Earlier this year, Congress missed an extraordinary opportunity to fix this nation's broken immigration system after the U.S. Senate approved a comprehensive reform bill. The legislation addressed the nation's economic and national security needs by toughening border enforcement, while also providing for an expanded guest worker program and the possibility of legal residency for the 12 million undocumented immigrants who are already in this country.
Sponsored by Sens. John McCain, R-Ariz., and Edward Kennedy, D-Mass., the Senate bill was a massive improvement over a mean-spirited and unrealistic House bill that relied exclusively on border controls, criminal sanctions and deportation.
The Senate reformers made an extensive effort to persuade House Republicans to negotiate a compromise, and recently have even said they are willing to consider legislation that would require a secure border before a guest worker plan could be put in place. But House leaders have refused to budge from their enforcement-only approach, choosing instead to stage a summer-long series of fear-mongering hearings intended to stoke anti-immigrant fervor and delay legislative action until after the fall elections.
The House leadership's refusal to negotiate with the Senate on reform has been irresponsible. An estimated 400,000 undocumented immigrants cross this country's southern border each year, and that flow could soon increase given the current political instability in Mexico.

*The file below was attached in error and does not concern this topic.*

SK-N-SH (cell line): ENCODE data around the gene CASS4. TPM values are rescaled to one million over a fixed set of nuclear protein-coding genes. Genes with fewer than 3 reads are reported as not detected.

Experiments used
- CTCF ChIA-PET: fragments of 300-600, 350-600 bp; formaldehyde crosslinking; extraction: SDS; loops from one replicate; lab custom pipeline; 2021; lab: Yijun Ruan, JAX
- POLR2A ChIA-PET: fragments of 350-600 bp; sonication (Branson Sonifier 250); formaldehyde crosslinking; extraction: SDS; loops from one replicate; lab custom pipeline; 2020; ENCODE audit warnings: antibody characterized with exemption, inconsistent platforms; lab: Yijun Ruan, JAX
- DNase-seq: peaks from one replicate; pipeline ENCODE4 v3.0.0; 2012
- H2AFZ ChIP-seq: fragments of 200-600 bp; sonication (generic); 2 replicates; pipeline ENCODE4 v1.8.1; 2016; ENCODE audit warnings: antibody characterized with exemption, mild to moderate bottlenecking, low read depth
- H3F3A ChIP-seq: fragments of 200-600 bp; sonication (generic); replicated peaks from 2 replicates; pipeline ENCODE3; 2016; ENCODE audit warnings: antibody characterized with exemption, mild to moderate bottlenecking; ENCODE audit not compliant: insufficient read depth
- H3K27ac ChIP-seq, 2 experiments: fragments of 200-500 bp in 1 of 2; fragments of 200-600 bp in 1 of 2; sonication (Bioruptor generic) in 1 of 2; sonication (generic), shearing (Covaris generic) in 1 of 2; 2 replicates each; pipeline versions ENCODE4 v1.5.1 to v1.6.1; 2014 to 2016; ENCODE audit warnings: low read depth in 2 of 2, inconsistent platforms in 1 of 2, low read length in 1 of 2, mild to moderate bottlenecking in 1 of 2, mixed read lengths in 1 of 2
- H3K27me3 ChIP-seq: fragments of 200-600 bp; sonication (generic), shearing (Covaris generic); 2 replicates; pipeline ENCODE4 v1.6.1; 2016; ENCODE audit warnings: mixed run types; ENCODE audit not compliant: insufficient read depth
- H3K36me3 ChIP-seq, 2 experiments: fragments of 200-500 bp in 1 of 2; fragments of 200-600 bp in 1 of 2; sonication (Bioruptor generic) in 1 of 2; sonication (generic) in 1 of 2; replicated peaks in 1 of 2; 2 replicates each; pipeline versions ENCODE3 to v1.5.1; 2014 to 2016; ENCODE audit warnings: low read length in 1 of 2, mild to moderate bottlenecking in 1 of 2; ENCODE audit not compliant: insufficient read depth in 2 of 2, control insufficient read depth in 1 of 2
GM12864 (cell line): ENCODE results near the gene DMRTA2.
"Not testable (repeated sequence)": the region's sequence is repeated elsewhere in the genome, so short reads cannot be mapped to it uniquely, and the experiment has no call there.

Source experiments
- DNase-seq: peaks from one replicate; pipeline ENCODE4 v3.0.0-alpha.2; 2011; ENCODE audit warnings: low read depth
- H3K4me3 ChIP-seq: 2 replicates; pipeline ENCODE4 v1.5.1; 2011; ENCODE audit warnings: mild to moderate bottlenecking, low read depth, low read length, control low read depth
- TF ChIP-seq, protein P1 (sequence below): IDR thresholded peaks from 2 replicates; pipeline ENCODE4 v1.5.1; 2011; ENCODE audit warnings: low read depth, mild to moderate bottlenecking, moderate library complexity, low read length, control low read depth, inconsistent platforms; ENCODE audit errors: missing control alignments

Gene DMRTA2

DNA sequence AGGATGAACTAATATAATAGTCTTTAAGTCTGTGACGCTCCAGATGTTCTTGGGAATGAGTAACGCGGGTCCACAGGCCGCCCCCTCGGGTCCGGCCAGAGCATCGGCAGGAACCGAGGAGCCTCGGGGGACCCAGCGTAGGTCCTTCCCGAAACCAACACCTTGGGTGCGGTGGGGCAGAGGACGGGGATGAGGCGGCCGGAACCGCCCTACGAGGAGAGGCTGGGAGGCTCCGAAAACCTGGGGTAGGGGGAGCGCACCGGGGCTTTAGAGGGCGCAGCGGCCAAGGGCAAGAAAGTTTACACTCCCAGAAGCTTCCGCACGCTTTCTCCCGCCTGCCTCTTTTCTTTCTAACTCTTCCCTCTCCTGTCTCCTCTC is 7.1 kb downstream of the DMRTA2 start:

President Bush, who favors the Senate's comprehensive approach, might have spent what remains of his dwindling political capital to force House Republicans to negotiate a compromise. But he has been distracted by the deteriorating war in Iraq and other Middle East developments, and his low standing in the polls has prompted Republican lawmakers to distance themselves from the president and his immigration agenda in the critical weeks before the mid-term election.
After the election, there's hope that House Republicans can stop their posturing and summon the courage and statesmanship necessary to make meaningful immigration reform a reality.
If they don't, Americans will know who to blame.
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